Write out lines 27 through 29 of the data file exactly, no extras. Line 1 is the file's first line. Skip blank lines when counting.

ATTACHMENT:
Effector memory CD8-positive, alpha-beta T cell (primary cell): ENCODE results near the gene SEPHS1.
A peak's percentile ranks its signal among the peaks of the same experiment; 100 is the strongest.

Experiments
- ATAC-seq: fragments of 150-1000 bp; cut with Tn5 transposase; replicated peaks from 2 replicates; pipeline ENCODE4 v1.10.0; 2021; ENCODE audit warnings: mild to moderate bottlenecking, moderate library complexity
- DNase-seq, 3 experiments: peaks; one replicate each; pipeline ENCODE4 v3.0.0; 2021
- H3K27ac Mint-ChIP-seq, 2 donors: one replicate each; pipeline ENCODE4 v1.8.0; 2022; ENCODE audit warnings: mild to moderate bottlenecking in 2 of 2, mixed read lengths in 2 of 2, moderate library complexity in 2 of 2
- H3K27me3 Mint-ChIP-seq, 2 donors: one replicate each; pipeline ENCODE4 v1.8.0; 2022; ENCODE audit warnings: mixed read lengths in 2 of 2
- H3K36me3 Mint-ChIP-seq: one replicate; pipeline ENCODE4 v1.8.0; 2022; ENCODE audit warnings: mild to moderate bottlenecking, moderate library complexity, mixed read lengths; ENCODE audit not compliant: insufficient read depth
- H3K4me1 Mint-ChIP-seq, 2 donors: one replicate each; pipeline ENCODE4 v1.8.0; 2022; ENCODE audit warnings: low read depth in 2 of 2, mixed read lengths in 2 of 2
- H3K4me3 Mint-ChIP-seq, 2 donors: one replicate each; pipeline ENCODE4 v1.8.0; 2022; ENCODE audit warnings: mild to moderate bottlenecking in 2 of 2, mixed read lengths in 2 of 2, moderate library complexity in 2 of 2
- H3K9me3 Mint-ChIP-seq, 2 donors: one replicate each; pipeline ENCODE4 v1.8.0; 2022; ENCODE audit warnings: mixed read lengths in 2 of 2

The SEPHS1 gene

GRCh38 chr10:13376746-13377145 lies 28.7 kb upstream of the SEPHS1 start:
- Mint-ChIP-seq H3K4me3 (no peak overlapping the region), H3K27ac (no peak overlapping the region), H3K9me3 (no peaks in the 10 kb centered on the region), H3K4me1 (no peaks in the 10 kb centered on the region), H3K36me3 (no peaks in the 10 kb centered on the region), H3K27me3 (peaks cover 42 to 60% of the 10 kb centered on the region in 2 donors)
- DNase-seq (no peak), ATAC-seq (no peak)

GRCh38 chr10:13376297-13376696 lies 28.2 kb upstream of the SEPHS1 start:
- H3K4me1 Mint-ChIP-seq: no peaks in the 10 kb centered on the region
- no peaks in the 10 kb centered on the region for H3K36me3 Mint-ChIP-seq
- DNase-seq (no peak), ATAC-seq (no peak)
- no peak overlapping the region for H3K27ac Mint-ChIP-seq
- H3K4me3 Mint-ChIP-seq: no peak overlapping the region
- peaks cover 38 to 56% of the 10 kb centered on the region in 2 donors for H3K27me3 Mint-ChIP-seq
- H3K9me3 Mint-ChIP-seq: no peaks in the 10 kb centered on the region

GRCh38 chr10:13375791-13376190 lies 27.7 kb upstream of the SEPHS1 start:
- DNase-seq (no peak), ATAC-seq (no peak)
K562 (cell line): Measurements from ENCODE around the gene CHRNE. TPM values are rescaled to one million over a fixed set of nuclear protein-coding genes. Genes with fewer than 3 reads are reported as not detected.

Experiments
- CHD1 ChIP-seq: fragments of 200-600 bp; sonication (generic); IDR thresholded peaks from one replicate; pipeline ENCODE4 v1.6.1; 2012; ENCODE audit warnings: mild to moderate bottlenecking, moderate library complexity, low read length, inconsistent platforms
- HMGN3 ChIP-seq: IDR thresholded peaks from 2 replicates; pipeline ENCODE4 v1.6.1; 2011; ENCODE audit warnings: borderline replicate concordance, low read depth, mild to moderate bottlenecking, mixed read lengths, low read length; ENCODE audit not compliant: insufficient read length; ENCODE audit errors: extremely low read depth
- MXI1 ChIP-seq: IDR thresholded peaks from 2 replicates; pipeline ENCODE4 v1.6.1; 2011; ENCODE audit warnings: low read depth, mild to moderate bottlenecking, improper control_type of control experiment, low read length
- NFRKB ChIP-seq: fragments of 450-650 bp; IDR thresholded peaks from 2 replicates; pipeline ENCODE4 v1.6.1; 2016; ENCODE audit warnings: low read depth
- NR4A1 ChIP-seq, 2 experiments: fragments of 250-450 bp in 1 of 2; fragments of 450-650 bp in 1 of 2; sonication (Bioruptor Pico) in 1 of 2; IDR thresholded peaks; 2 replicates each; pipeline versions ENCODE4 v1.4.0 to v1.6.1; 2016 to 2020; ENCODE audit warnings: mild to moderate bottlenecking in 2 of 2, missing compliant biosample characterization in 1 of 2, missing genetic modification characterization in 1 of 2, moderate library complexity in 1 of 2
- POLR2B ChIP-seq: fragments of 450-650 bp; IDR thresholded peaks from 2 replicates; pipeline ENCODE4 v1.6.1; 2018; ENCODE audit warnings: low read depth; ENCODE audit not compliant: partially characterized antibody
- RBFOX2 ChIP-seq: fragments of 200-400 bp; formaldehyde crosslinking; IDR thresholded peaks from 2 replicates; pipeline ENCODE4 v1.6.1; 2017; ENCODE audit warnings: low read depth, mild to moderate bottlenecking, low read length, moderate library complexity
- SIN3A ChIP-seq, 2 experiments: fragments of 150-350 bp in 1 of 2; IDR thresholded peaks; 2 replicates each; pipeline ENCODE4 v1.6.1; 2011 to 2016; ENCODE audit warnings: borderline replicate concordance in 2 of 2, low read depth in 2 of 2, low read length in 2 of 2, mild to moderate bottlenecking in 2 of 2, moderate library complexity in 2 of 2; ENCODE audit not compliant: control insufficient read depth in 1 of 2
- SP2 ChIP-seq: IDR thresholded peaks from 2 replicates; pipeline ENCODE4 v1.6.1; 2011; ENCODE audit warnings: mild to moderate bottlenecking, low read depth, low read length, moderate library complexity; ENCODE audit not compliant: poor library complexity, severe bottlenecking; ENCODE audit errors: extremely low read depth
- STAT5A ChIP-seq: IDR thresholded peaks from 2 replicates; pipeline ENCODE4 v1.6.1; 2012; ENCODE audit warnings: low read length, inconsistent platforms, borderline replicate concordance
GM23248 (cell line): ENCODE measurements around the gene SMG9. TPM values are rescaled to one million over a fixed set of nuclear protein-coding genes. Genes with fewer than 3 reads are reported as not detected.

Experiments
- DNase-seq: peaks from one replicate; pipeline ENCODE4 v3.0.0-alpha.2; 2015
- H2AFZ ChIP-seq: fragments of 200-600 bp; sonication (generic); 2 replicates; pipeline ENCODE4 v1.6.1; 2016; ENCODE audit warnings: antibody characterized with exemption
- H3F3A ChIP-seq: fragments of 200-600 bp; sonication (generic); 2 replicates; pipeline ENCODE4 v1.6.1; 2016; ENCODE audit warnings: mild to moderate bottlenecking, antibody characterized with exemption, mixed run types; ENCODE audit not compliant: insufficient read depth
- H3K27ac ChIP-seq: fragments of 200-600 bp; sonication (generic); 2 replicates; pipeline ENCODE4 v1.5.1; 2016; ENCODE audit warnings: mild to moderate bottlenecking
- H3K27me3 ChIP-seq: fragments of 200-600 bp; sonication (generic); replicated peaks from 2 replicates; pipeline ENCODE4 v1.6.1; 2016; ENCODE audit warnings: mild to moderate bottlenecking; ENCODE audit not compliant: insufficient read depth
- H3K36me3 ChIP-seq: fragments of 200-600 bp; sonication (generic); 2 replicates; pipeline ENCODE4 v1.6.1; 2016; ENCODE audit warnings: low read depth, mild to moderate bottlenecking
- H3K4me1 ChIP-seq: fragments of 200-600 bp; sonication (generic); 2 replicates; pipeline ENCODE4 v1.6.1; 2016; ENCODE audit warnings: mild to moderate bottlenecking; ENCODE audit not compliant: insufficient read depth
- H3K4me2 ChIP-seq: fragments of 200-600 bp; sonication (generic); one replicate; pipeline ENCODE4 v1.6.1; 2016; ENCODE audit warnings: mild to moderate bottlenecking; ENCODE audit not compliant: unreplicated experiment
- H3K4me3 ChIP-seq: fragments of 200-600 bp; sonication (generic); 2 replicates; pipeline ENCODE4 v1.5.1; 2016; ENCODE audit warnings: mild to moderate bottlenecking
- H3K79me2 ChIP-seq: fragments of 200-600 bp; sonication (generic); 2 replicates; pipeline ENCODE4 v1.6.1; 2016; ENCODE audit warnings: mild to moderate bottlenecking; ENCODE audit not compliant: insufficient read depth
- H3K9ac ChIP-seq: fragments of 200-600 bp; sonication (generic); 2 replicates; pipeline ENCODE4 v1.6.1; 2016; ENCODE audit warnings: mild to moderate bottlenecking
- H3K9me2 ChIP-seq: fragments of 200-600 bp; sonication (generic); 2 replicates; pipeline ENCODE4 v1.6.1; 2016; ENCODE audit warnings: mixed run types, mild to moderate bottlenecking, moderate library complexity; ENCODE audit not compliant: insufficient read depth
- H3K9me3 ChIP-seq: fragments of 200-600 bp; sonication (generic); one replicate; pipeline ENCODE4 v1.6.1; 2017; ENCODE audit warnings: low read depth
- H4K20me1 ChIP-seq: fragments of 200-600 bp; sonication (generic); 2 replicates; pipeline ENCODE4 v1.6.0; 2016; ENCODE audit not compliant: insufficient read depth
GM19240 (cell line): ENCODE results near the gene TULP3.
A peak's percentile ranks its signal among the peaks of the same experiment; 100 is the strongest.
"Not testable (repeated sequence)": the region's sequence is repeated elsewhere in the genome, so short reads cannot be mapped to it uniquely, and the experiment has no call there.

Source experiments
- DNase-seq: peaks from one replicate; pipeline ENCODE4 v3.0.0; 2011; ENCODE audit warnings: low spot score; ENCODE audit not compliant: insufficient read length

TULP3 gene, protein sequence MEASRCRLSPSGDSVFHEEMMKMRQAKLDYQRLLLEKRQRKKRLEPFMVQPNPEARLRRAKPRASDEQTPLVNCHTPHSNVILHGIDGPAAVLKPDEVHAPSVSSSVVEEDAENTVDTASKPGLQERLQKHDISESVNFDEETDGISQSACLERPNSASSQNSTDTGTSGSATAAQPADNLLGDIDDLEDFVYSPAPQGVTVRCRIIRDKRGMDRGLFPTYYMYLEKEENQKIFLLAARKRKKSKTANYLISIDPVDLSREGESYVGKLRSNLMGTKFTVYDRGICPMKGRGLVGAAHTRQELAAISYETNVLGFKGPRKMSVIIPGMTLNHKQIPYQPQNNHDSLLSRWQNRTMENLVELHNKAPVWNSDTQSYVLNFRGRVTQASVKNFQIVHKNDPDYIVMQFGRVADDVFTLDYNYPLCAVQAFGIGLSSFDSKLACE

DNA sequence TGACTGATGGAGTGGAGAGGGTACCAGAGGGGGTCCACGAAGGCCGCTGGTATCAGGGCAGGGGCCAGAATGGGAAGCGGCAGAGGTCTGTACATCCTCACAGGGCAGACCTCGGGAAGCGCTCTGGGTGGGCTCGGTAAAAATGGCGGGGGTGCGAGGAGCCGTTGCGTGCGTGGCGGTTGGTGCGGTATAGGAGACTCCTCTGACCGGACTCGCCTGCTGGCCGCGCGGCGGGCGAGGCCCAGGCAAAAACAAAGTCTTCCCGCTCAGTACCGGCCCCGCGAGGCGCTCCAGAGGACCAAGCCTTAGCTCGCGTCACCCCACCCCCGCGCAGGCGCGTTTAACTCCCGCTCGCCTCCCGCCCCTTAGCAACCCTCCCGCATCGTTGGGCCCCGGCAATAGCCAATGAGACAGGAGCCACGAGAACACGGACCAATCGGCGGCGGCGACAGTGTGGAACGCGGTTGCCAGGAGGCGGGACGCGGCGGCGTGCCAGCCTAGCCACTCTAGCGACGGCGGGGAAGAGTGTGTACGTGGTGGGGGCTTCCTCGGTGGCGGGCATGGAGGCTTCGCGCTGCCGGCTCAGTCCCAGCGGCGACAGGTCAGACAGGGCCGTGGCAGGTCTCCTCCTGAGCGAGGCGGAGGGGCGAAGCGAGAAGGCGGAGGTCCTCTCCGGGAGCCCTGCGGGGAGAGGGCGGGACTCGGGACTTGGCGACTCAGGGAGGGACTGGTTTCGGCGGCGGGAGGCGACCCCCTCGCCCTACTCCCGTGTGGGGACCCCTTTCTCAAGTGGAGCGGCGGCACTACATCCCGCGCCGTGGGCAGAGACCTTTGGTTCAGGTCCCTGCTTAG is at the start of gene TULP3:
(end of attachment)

Experiments
- CHD1 ChIP-seq: fragments of 200-600 bp; sonication (generic); IDR thresholded peaks from one replicate; pipeline ENCODE4 v1.6.1; 2012; ENCODE audit warnings: mild to moderate bottlenecking, moderate library complexity, low read length, inconsistent platforms
- HMGN3 ChIP-seq: IDR thresholded peaks from 2 replicates; pipeline ENCODE4 v1.6.1; 2011; ENCODE audit warnings: borderline replicate concordance, low read depth, mild to moderate bottlenecking, mixed read lengths, low read length; ENCODE audit not compliant: insufficient read length; ENCODE audit errors: extremely low read depth